• We’re in an economic cycle where small caps are being sold in favour of large caps
  • But indiscriminate selling can lead to good stocks being oversold
  • Experts chime in on how to find good quality small cap stocks


The old Warren Buffett adage of being “fearful when others are greedy, and greedy when others are fearful” has never been truer than in today’s market.

We’re in a cycle where few people want to own small caps, but that’s exactly the time when they get way too oversold.

As we can see, the current gap between the performance of large and small caps has never been wider:


Source: Google


Frankly speaking, there’s a perfectly good reason why people want to sell small caps right now – non-profitable small companies are probably the worst stocks to be owning when economic uncertainty is widespread.

Another factor weighing down on small caps is that many are surviving from one capital raising to the next, and this is where the wheels have pretty much come off since mid last year, where IPO activities have dried up to a trickle.

There were 87 ASX IPOs in 2022, well down from 191 in 2021, and we’ve only seen seven so far in the first three months of 2023.

We’ve been here before and we know that in this kind of environment, there’s bound to be indiscriminate selling. But this is exactly where long term investors could find quality small caps at opportunistic levels.

Novice investors are being warned not to be tempted to buy too quickly when share prices fall however, because they might be confusing a big decline with a bottom.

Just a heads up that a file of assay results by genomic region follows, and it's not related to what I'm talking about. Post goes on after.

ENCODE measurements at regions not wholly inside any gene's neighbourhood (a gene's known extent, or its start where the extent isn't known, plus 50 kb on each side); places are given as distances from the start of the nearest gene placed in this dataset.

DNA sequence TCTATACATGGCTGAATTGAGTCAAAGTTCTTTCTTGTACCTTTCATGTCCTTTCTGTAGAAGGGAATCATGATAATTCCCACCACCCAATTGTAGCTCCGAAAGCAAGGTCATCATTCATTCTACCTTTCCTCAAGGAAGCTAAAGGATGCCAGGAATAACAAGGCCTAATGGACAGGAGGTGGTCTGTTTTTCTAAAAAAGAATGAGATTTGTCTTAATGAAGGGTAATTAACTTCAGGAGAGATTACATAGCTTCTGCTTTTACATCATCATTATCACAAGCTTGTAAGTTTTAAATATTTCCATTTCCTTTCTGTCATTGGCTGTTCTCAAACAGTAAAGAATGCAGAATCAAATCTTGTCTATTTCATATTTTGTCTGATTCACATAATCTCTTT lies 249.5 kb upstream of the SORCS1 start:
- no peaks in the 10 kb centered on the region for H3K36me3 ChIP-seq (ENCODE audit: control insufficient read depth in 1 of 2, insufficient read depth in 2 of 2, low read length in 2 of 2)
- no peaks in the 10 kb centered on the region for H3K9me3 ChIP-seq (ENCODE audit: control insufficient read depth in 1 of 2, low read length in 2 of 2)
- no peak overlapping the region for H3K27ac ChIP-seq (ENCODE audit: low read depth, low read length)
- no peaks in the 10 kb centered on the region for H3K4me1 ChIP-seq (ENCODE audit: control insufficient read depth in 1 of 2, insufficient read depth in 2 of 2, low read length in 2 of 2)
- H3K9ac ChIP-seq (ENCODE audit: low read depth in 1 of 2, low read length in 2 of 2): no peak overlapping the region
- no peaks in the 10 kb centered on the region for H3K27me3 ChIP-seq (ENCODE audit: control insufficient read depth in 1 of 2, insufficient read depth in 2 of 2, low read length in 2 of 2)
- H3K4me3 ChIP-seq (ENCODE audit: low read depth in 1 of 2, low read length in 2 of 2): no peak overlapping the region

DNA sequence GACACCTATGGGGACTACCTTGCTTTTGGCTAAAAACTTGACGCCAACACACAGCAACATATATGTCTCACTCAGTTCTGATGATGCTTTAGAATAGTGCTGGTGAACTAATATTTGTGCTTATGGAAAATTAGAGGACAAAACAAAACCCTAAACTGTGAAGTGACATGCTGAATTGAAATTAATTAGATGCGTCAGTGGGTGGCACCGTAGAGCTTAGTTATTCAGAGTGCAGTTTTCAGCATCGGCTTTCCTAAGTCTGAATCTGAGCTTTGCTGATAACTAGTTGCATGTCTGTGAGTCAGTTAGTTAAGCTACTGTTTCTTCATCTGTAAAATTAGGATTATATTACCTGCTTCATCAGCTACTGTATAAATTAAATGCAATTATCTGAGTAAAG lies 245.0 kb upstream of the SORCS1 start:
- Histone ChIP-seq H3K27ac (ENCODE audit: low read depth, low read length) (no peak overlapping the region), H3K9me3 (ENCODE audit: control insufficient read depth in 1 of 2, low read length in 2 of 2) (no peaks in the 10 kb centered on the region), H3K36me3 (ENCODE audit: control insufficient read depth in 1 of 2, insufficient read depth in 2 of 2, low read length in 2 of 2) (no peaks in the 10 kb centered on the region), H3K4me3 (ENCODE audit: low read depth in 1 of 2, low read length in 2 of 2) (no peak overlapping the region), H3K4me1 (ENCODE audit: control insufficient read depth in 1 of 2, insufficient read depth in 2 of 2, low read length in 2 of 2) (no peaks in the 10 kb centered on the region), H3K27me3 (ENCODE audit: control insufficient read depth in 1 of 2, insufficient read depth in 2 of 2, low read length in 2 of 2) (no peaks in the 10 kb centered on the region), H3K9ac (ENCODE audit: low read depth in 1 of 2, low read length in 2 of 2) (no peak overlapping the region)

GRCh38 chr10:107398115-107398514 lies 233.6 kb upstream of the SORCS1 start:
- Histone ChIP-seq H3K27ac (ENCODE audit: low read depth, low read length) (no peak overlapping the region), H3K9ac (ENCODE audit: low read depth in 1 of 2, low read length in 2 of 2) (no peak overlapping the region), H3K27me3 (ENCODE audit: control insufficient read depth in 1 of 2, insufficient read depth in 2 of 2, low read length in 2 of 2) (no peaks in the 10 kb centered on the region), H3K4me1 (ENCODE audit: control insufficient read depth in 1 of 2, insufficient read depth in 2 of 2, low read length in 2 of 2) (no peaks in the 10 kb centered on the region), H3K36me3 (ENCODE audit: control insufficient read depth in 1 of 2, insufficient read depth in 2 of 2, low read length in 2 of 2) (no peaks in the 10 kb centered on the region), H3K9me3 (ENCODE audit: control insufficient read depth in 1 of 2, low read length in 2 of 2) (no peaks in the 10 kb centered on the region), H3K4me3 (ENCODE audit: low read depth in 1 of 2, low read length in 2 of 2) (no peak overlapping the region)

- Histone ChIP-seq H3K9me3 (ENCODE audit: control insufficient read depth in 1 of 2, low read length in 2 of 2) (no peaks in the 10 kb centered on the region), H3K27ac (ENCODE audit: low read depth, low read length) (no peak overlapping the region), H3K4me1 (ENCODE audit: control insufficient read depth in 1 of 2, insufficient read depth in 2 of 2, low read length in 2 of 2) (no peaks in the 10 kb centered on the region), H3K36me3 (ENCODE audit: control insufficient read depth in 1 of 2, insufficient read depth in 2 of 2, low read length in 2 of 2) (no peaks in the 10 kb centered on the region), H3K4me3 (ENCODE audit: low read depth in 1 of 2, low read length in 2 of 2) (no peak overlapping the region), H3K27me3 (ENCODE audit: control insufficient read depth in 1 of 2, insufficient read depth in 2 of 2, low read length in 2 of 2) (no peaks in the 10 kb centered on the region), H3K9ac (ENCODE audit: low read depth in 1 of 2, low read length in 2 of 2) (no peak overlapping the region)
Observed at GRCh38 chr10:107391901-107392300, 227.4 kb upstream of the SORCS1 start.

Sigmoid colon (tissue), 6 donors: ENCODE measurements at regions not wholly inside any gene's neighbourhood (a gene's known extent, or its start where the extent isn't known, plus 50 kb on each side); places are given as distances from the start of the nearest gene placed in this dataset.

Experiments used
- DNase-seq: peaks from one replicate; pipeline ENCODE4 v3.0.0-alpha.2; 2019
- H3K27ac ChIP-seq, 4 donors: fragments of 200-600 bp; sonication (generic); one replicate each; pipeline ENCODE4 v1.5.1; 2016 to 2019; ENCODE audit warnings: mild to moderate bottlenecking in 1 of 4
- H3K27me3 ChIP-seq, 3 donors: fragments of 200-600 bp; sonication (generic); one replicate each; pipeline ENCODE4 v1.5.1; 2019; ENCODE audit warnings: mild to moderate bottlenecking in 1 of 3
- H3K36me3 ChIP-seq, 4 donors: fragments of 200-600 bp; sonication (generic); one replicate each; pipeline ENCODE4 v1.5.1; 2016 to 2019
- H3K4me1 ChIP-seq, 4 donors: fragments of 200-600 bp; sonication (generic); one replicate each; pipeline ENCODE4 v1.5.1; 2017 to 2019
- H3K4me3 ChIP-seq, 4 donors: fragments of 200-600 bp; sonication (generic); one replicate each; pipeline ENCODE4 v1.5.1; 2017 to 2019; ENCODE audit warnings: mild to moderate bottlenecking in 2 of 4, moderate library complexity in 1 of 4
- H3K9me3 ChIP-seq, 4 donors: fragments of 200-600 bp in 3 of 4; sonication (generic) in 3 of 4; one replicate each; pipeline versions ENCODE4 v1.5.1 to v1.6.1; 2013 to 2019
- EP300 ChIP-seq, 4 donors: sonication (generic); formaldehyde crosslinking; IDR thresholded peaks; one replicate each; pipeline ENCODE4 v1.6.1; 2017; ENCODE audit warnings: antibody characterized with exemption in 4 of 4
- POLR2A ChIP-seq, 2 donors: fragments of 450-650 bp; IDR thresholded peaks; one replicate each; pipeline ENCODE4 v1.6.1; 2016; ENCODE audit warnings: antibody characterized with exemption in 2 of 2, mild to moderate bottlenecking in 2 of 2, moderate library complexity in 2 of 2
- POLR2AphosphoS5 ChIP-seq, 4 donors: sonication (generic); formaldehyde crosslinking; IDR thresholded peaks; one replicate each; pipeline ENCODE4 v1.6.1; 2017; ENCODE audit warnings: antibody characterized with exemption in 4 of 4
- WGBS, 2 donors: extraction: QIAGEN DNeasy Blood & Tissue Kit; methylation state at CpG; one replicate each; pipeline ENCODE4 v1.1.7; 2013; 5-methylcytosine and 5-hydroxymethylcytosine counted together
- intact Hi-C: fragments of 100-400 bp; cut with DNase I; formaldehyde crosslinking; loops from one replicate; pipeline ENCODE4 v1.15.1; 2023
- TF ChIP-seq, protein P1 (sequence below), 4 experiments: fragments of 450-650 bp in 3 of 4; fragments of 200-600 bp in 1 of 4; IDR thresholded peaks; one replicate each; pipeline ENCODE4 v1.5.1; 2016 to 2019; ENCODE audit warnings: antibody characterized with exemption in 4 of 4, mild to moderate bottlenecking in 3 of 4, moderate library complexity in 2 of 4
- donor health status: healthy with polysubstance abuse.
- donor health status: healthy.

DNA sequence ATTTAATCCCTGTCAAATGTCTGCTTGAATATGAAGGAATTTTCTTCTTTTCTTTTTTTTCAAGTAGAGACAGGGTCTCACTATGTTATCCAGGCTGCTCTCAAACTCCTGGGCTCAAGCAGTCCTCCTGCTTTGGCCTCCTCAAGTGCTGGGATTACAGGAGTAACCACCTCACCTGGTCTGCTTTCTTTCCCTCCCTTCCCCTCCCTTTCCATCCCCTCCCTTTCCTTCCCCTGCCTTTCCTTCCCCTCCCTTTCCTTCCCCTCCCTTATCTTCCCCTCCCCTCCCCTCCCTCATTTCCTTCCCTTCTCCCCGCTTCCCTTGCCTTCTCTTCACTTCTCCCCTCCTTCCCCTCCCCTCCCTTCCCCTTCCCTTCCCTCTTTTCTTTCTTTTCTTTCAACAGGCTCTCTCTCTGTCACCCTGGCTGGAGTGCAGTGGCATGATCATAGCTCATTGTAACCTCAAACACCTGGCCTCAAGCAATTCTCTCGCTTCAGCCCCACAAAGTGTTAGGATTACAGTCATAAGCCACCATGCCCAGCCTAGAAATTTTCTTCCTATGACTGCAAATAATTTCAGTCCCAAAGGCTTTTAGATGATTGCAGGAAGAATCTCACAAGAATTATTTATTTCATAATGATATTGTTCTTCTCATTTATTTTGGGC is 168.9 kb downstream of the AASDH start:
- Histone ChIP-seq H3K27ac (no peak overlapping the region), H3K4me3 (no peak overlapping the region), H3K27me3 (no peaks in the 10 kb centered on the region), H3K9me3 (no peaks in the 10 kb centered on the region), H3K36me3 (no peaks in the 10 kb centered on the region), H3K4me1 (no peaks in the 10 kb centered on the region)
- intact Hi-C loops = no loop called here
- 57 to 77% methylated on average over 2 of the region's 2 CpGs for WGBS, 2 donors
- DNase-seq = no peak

How to identify quality small caps

One thing that that has prevented people from buying small caps is they don’t know how to identify the right ones.

So here are some basic fundamentals that will help create a well-positioned, defensive and profitable portfolio at the smaller end of town, according to experts.

Follow the momentum

Dean Fergie, portfolio manager at Cyan Investment Management, said he rarely buys stocks that are falling in price.

“Don’t be afraid of buying a stock if it’s cresting a record high. As a rule at Cyan, we do not buy stocks if they’ve fallen to a record low and rarely buy into shares that are in a downward trend.”

“The only time we overlook this rule is when there has been a material change to a business; new management team, a capital raising providing a growth catalyst, an attractive acquisition, or a competitor misstep.”

Invest where the addressable market is huge and quantifiable

Tyler Laundon, chief analyst of Cabot Small Cap, said that he would only buy small caps that serve large, burgeoning markets because they can then realise tremendous growth with even a small market share.

“The sheer size of the markets creates the potential for huge gains while helping to reduce your risk profile,” Laundon said.